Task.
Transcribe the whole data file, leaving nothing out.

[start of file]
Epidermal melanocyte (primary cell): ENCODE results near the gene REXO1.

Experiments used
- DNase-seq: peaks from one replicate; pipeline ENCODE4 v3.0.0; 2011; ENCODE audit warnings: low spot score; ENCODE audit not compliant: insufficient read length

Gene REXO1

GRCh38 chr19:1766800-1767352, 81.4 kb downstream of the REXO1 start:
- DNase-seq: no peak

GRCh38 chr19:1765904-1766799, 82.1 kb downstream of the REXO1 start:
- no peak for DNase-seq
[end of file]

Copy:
Epidermal melanocyte (primary cell): ENCODE results near the gene REXO1.

Experiments used
- DNase-seq: peaks from one replicate; pipeline ENCODE4 v3.0.0; 2011; ENCODE audit warnings: low spot score; ENCODE audit not compliant: insufficient read length

Gene REXO1

GRCh38 chr19:1766800-1767352, 81.4 kb downstream of the REXO1 start:
- DNase-seq: no peak

GRCh38 chr19:1765904-1766799, 82.1 kb downstream of the REXO1 start:
- no peak for DNase-seq